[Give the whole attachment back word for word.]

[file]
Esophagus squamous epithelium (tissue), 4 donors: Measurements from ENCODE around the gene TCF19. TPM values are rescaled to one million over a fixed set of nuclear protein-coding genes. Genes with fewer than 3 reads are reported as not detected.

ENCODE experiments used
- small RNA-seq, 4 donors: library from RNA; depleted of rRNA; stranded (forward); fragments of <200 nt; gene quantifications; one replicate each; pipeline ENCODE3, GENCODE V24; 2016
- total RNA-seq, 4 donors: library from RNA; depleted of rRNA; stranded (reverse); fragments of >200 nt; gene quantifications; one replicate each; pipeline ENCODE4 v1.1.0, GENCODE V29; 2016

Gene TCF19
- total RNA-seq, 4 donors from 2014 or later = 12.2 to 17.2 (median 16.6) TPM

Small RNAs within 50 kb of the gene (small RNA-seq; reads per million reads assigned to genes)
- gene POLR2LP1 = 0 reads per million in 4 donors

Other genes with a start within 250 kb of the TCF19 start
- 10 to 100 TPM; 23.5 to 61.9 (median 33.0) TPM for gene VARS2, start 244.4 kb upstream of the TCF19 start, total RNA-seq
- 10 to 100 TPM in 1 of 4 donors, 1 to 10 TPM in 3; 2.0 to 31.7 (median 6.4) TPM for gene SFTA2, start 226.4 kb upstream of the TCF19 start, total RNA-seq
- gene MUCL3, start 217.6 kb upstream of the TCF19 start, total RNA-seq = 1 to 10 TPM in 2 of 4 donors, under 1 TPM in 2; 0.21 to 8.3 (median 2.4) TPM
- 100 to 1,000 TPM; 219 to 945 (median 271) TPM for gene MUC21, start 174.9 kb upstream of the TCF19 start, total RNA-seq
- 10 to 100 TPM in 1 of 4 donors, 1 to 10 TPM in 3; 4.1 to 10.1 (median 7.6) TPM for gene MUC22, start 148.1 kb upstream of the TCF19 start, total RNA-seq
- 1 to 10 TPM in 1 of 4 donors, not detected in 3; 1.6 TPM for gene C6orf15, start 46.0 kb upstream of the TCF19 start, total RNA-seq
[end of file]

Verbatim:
Esophagus squamous epithelium (tissue), 4 donors: Measurements from ENCODE around the gene TCF19. TPM values are rescaled to one million over a fixed set of nuclear protein-coding genes. Genes with fewer than 3 reads are reported as not detected.

ENCODE experiments used
- small RNA-seq, 4 donors: library from RNA; depleted of rRNA; stranded (forward); fragments of <200 nt; gene quantifications; one replicate each; pipeline ENCODE3, GENCODE V24; 2016
- total RNA-seq, 4 donors: library from RNA; depleted of rRNA; stranded (reverse); fragments of >200 nt; gene quantifications; one replicate each; pipeline ENCODE4 v1.1.0, GENCODE V29; 2016

Gene TCF19
- total RNA-seq, 4 donors from 2014 or later = 12.2 to 17.2 (median 16.6) TPM

Small RNAs within 50 kb of the gene (small RNA-seq; reads per million reads assigned to genes)
- gene POLR2LP1 = 0 reads per million in 4 donors

Other genes with a start within 250 kb of the TCF19 start
- 10 to 100 TPM; 23.5 to 61.9 (median 33.0) TPM for gene VARS2, start 244.4 kb upstream of the TCF19 start, total RNA-seq
- 10 to 100 TPM in 1 of 4 donors, 1 to 10 TPM in 3; 2.0 to 31.7 (median 6.4) TPM for gene SFTA2, start 226.4 kb upstream of the TCF19 start, total RNA-seq
- gene MUCL3, start 217.6 kb upstream of the TCF19 start, total RNA-seq = 1 to 10 TPM in 2 of 4 donors, under 1 TPM in 2; 0.21 to 8.3 (median 2.4) TPM
- 100 to 1,000 TPM; 219 to 945 (median 271) TPM for gene MUC21, start 174.9 kb upstream of the TCF19 start, total RNA-seq
- 10 to 100 TPM in 1 of 4 donors, 1 to 10 TPM in 3; 4.1 to 10.1 (median 7.6) TPM for gene MUC22, start 148.1 kb upstream of the TCF19 start, total RNA-seq
- 1 to 10 TPM in 1 of 4 donors, not detected in 3; 1.6 TPM for gene C6orf15, start 46.0 kb upstream of the TCF19 start, total RNA-seq